TEHRAN (Reuters) - Iran hanged 21 convicted drug smugglers and other criminals on Wednesday, Iranian media said, the latest of a series of executions that have been criticised by rights groups and European governments.
Seventeen drug smugglers were executed in the eastern province of Khorasan Razavi, the Web site of state broadcaster IRIB said. Iran’s eastern border areas are notorious for clashes between drug traffickers and security forces.
“Seventeen smugglers were hanged this morning after all legal procedures were carried out,” Colonel Alipour, a police spokesman, was quoted as saying by IRIB, which gave his last name only.
Four other offenders were put to death in the southern city of Shiraz after being convicted of banditry, smuggling, illegal weapons possession and armed confrontation with security forces, the Fars News Agency said.
A big crowd watched the hangings in Shiraz, Fars reported, adding that onlookers said executions should continue until “all criminal activities had ended” in the area.
A provincial justice department official said one criminal or smuggler had been executed each week in southerly Fars province since the start of the Iranian year on March 21. Shiraz is the capital of Fars province.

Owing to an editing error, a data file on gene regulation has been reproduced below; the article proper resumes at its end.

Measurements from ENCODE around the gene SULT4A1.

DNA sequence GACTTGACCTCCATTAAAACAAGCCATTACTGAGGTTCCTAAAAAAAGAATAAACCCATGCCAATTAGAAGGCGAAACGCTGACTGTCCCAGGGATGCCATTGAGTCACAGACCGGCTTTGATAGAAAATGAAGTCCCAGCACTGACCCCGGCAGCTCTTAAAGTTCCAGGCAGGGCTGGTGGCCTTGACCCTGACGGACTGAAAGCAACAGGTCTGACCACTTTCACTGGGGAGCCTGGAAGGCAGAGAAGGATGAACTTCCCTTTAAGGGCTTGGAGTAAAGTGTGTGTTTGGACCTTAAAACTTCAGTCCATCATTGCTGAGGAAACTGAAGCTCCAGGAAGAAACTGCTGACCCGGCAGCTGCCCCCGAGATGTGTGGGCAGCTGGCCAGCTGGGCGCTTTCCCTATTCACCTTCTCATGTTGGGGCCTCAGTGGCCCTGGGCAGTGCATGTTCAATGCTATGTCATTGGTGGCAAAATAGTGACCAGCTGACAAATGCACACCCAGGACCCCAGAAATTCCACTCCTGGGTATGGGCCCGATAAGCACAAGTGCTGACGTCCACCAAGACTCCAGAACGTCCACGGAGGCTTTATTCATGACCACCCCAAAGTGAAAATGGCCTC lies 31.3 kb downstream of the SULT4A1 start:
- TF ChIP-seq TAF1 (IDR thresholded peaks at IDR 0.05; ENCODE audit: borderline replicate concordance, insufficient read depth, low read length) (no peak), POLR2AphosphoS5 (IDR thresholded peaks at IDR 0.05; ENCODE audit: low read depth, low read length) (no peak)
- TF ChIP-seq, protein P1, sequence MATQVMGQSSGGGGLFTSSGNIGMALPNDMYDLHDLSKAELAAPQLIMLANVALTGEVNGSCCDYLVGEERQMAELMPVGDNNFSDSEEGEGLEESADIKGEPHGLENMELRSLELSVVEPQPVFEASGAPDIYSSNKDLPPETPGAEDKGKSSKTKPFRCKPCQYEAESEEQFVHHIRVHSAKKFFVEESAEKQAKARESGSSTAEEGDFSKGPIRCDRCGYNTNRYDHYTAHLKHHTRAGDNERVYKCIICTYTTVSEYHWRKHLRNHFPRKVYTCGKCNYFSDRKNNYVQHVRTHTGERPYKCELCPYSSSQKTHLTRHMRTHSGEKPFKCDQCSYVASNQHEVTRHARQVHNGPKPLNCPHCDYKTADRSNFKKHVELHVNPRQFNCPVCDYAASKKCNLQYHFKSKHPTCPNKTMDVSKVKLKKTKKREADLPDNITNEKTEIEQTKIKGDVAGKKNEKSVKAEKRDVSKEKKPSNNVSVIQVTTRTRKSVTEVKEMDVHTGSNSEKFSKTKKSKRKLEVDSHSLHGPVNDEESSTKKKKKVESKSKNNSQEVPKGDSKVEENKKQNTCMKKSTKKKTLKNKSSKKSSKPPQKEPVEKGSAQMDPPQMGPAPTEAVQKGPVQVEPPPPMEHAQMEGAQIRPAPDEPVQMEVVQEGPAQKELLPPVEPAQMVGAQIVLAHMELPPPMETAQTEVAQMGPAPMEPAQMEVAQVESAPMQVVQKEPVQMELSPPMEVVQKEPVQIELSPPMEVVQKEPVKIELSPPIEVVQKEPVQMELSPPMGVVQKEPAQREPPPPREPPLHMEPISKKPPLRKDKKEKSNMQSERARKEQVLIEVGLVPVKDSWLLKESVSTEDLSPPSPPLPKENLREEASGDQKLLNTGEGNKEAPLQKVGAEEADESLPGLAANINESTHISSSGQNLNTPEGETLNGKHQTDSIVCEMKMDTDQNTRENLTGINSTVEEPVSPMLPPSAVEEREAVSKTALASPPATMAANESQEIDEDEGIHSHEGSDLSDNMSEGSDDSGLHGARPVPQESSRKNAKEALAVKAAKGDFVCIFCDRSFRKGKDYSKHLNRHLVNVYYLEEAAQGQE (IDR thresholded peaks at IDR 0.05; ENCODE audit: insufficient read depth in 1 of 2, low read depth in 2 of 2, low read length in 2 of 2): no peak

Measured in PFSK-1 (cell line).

“This shows the efforts of the judiciary system in bringing about permanent social security and a serious confrontation with those people who are corrupt,” Abdolnabi Najibi was quoted as saying by Fars.
The number of executions in Iran, many in public, has risen since July with the launch of a summer crackdown on “immoral behaviour”. Police have arrested dozens of drug addicts, smugglers, rapists and murderers.
Amnesty International has protested to Iran over the number of executions, which it said in an April report had doubled to at least 177 last year.
Before the latest series of hangings that began in July, Amnesty said at least 124 people had been put to death in 2007.
The European Union has criticised Tehran’s human rights record and expressed concern about the use of death penalty in the Islamic state.
Murder, rape, adultery, armed robbery, apostasy and drug trafficking are all punishable by death under Iran’s Islamic sharia law, imposed after the 1979 revolution.
Iran routinely dismisses criticism of rights abuses, particularly from Western organisations or countries, saying it is acting on the basis of sharia.
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